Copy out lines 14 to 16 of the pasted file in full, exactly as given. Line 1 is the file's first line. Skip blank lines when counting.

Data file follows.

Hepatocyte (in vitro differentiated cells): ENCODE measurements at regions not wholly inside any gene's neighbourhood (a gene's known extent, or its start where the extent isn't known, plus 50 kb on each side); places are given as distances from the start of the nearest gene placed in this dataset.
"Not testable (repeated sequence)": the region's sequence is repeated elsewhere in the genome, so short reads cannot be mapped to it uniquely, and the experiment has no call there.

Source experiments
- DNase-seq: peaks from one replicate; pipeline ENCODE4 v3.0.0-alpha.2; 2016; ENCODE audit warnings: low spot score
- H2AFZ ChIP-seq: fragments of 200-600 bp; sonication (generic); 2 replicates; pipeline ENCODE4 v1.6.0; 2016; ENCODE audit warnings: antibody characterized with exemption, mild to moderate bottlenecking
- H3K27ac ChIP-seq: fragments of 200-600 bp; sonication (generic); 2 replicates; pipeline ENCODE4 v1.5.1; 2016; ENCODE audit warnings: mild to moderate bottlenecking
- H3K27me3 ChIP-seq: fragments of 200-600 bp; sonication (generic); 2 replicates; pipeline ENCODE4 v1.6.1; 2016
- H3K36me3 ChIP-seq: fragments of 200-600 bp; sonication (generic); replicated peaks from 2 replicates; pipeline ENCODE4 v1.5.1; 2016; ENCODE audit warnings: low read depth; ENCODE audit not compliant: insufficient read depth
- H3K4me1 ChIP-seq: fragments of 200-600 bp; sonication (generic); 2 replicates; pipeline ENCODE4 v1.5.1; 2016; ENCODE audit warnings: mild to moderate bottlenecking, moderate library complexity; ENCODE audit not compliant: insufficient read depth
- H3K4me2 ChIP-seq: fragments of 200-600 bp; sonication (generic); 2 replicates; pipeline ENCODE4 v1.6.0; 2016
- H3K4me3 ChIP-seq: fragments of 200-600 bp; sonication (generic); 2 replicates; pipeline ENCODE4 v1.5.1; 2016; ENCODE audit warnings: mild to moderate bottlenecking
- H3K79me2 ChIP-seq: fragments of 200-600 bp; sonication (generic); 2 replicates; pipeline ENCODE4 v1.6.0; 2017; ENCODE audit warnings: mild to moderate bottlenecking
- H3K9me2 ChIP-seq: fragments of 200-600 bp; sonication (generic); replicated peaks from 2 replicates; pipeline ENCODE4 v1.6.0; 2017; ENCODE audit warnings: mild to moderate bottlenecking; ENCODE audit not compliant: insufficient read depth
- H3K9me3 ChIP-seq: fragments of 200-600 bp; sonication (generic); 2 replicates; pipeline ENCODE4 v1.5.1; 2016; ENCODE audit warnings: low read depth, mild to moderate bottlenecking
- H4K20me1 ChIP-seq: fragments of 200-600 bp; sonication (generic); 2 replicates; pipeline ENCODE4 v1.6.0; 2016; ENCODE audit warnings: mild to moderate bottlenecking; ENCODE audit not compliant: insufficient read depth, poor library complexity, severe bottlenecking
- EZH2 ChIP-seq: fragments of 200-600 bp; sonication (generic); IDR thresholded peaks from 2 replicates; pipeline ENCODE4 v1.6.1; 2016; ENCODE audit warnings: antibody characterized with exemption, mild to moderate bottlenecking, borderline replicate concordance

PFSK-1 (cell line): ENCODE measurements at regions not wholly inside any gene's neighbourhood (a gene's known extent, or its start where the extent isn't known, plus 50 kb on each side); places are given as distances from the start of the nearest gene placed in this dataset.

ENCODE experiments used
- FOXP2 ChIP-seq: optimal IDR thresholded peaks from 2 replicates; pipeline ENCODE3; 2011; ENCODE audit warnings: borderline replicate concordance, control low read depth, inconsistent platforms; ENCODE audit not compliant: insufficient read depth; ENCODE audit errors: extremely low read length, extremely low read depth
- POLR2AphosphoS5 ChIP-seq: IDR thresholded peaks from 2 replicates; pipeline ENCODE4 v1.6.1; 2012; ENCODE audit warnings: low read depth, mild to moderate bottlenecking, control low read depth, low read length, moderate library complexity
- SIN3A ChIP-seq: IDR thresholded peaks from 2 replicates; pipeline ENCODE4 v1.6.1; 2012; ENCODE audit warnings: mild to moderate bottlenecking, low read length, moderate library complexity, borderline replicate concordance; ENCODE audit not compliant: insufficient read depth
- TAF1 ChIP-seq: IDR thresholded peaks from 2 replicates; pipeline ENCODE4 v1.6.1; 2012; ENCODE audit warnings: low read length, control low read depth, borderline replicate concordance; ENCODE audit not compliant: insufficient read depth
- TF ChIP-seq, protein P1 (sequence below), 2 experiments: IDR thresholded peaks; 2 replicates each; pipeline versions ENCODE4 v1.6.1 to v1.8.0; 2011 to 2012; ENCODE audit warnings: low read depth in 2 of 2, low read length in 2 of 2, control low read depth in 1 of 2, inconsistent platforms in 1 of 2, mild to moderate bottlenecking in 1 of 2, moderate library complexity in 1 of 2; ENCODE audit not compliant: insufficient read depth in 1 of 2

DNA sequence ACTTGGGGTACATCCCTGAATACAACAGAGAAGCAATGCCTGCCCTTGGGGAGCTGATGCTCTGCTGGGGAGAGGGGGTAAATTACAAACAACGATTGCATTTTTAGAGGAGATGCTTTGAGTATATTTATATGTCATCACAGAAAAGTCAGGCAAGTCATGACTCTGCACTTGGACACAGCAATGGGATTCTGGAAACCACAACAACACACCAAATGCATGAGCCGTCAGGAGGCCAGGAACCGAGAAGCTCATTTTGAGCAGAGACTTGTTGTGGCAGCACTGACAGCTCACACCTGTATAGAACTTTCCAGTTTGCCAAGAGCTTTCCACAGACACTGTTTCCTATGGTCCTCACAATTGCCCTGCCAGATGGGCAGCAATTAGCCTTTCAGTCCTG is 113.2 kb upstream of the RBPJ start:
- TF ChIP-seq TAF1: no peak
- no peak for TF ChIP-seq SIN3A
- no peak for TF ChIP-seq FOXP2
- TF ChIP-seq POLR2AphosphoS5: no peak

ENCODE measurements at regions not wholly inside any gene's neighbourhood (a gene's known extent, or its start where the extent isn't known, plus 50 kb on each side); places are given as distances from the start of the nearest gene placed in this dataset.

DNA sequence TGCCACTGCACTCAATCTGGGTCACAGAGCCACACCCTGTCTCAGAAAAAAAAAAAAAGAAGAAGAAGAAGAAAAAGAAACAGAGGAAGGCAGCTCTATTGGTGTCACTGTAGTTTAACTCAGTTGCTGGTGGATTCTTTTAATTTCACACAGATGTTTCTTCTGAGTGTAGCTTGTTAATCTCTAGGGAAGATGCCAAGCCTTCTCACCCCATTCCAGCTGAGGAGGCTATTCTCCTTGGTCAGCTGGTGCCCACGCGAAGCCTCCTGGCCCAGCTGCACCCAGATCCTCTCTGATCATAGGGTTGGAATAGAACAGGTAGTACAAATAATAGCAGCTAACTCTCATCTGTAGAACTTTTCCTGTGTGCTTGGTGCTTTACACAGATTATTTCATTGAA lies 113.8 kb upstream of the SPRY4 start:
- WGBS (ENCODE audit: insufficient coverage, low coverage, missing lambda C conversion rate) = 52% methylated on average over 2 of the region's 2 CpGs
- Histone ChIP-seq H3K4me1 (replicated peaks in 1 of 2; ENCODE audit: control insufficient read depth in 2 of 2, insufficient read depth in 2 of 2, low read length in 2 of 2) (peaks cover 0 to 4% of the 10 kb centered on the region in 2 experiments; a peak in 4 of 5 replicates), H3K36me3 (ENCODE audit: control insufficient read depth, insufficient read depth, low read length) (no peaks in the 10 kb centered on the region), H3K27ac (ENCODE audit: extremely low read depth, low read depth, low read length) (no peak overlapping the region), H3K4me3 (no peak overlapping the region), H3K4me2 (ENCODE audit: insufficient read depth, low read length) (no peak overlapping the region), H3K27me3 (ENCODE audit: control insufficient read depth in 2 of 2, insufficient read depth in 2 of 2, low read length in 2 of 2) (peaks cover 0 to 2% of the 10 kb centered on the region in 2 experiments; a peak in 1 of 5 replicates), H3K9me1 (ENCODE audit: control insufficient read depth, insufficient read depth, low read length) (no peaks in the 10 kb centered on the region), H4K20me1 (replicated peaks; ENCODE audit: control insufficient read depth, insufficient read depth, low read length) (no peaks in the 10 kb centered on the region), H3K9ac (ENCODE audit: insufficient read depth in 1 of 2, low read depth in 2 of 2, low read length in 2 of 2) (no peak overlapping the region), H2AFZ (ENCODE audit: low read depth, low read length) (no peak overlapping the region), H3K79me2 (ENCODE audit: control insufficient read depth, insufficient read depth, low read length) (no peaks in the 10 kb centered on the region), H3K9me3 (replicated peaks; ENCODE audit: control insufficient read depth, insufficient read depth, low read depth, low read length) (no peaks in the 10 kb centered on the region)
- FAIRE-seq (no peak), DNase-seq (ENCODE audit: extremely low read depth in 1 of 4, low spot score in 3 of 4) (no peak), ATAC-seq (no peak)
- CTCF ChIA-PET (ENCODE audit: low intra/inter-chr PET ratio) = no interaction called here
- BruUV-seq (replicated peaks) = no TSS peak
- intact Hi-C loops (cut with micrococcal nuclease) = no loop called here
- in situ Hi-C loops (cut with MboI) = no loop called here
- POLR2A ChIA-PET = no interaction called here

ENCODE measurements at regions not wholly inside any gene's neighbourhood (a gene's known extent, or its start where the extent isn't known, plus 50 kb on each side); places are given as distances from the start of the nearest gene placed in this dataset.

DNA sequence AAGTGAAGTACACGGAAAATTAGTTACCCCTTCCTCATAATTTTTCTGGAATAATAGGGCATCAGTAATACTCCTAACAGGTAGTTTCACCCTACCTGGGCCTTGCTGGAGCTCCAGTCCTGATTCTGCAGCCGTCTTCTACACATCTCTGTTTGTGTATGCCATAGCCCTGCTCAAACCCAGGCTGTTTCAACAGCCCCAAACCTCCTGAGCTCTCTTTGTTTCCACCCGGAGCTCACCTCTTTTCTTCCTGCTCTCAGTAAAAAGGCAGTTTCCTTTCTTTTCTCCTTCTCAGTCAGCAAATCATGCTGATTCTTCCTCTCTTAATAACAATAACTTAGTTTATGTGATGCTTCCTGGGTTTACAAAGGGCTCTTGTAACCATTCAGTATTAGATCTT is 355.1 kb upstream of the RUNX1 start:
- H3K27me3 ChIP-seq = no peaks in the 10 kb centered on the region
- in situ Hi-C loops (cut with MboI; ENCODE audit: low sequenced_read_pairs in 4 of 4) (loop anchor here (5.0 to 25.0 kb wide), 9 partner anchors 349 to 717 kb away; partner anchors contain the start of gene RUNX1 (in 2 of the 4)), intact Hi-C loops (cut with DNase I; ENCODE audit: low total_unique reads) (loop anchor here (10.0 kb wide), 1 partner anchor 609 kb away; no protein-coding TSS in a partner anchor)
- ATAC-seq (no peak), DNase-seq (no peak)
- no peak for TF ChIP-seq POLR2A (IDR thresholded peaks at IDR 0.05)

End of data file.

- H3K9me3 ChIP-seq: fragments of 200-600 bp; sonication (generic); 2 replicates; pipeline ENCODE4 v1.5.1; 2016; ENCODE audit warnings: low read depth, mild to moderate bottlenecking
- H4K20me1 ChIP-seq: fragments of 200-600 bp; sonication (generic); 2 replicates; pipeline ENCODE4 v1.6.0; 2016; ENCODE audit warnings: mild to moderate bottlenecking; ENCODE audit not compliant: insufficient read depth, poor library complexity, severe bottlenecking
- EZH2 ChIP-seq: fragments of 200-600 bp; sonication (generic); IDR thresholded peaks from 2 replicates; pipeline ENCODE4 v1.6.1; 2016; ENCODE audit warnings: antibody characterized with exemption, mild to moderate bottlenecking, borderline replicate concordance